• THE PEOPLE OF THE PHILIPPINES HAVE HAD MANY OPPORTUNITIES TO LEARN VITAL LESSONS FROM PAST TYPHOONS OF ALL SIZES MAKING LANDFALL THERE The Philippines has more than enough experience with typhoons for action.
  • A FLAWED PREMISE: BY NOW, THE PHILIPPINES SHOULD HAVE POLICIES IN PLACE FOR TYPHOON DISASTER RESILIENCE (i.e., A SUPER TYPHOON SHOULD NOT MAKE THAT MUCH DIFFERENCE WHEN THE POLICIES ARE RIGHT)
  • LESSON: THE TIMING OF ANTICIPATORY ACTIONS IS VITAL • The people who know: 1) what to expect (e.g., high-velocity winds, rain, flash floods, landslides, and storm surge), 2) where and when it will happen, and 3) what they should (and should not) do to prepare will survive.
  • LESSON: TIMELY EARLY WARNING AND EVACUATION SAVES LIVES • The people who have timely early warning in conjunction with a community evacuation plan that facilitates getting out of harm’s way from the risks associated with storm surge, high winds, flooding, and landslides will survive.
  • LESSON: EMERGENCY MEDICAL PREPAREDNESS SAVES LIVES • Damaged hospitals and medical facilities combined with lack of clean drinking water, food, and medicine, and high levels of morbidity and mortality will quickly overrun the local community’s capacity for emergency health care.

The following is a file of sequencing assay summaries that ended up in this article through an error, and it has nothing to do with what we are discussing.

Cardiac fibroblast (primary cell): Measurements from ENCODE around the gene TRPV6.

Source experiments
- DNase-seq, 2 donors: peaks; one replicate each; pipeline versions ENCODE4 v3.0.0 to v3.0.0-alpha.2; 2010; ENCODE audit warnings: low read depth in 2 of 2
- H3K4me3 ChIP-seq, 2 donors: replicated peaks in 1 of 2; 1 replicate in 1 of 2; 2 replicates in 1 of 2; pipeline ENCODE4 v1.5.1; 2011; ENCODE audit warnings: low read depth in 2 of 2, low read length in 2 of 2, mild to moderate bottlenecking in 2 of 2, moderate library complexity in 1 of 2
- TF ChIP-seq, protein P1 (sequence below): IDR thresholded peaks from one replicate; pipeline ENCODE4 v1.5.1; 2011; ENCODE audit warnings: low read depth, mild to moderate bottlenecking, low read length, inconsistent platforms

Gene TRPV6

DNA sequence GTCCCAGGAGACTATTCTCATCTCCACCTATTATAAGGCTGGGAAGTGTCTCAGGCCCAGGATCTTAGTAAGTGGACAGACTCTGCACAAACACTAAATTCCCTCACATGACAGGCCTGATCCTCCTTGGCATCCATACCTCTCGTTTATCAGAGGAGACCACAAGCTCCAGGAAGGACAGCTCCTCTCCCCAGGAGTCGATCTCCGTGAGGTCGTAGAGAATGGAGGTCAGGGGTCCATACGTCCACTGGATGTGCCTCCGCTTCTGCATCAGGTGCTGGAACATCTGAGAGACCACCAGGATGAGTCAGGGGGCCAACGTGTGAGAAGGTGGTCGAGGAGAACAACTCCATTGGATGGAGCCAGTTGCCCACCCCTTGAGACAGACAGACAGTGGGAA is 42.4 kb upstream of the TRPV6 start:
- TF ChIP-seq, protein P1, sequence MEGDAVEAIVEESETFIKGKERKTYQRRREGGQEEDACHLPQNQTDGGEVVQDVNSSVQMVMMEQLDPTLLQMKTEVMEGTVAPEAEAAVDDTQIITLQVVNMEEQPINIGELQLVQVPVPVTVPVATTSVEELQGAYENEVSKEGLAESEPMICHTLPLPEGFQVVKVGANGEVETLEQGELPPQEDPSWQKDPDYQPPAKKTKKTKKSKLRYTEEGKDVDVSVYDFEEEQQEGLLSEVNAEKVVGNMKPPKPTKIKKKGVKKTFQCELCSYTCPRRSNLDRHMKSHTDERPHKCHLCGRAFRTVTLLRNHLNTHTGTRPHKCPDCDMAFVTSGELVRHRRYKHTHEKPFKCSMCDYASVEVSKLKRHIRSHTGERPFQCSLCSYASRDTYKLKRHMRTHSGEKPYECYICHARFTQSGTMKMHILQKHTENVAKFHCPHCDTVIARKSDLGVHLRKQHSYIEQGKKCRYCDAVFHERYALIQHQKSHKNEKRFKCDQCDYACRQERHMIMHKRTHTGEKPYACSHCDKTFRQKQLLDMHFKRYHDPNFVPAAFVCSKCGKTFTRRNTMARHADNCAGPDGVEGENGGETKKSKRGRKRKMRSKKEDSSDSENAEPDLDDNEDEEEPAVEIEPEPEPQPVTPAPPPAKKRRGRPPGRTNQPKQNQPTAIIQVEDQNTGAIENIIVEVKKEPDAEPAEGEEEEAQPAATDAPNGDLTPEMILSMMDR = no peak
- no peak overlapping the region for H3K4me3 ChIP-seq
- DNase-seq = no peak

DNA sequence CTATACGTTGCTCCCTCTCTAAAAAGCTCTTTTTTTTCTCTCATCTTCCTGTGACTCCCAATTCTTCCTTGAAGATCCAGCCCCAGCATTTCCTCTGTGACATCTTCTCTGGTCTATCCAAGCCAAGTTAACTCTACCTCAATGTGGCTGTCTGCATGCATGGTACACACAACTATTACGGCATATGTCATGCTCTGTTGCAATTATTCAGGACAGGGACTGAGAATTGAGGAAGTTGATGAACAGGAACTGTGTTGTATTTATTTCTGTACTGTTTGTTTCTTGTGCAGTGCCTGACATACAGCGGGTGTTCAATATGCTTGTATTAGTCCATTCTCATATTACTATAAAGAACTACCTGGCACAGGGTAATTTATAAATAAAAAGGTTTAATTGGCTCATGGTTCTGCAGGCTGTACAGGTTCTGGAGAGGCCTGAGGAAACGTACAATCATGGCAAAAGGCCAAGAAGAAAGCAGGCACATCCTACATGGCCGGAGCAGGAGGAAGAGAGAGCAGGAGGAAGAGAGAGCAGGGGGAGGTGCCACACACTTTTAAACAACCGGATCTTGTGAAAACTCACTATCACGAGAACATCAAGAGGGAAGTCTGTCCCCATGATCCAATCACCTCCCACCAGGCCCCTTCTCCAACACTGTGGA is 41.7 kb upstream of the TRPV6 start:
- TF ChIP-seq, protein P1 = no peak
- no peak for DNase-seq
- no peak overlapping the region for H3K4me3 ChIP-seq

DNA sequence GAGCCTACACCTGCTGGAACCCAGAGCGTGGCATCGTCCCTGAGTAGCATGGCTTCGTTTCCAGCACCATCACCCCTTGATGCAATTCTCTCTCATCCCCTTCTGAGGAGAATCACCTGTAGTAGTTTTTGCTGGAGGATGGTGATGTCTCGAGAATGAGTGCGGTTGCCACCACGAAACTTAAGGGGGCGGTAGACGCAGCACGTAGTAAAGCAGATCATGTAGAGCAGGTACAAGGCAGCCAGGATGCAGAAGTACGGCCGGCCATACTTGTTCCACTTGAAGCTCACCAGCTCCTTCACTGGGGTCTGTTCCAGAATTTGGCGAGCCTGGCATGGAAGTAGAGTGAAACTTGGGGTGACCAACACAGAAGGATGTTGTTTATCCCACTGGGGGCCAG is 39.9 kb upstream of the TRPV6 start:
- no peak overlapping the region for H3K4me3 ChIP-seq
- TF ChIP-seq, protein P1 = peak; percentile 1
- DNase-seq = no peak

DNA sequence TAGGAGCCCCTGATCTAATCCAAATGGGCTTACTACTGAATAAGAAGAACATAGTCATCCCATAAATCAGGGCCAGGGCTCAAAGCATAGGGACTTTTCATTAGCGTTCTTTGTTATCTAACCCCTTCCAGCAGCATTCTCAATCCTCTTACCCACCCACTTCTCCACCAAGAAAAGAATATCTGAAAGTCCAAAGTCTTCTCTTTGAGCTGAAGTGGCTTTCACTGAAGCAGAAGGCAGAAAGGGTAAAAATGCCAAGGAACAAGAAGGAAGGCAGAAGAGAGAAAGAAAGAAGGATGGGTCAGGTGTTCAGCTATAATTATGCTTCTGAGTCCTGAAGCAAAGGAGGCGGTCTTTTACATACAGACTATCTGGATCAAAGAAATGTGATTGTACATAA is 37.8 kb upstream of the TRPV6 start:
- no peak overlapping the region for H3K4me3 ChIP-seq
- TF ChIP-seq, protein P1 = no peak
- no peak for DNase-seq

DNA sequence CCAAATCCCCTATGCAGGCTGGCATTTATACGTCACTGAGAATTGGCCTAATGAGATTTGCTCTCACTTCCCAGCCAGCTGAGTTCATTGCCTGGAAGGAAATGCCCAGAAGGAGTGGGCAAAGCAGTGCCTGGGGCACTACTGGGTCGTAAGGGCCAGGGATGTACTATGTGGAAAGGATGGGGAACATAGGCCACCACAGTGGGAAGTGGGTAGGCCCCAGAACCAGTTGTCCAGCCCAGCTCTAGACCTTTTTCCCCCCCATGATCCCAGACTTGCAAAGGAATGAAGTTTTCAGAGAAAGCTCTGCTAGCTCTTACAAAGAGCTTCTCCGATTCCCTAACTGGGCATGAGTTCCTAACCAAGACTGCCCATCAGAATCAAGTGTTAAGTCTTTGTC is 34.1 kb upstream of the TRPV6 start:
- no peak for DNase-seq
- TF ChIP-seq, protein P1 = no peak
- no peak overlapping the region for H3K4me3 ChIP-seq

• LESSON: WIND ENGINEERED BUILDINGS SAVE LIVES • Buildings engineered to withstand the risks from a typhoon’s high velocity winds will maintain their function and protect occupants and users from death and injury.
  • LESSON: EMERGENCY RESPONSE SAVES LIVES • The “Uncontrollable and Unthinkable” events will always hinder the timing of emergency response operations.
  • LESSON: THE INTERNATIONAL COMMUNITY ALWAYS PROVIDES AID • The International Community provides millions to billions of dollars in relief to most nations to help “pick up the pieces, ” but this strategy is not enough by itself to ensure disaster resilience.
  • HAIYAN: A SUPER TYPHOON
  • RATED AS PROBABLY THE STRONGEST TYPHOON EVER TO STRIKE THE PHILIPPINES
  • HAIYAN MOVED TOWARDS VIETNAM AND CHINA: SAT., NOV 9
  • ADVANCE EVACUATIONS • 800,000 people were evacuated to emergency shelters.
  • AN EVACUATION CENTER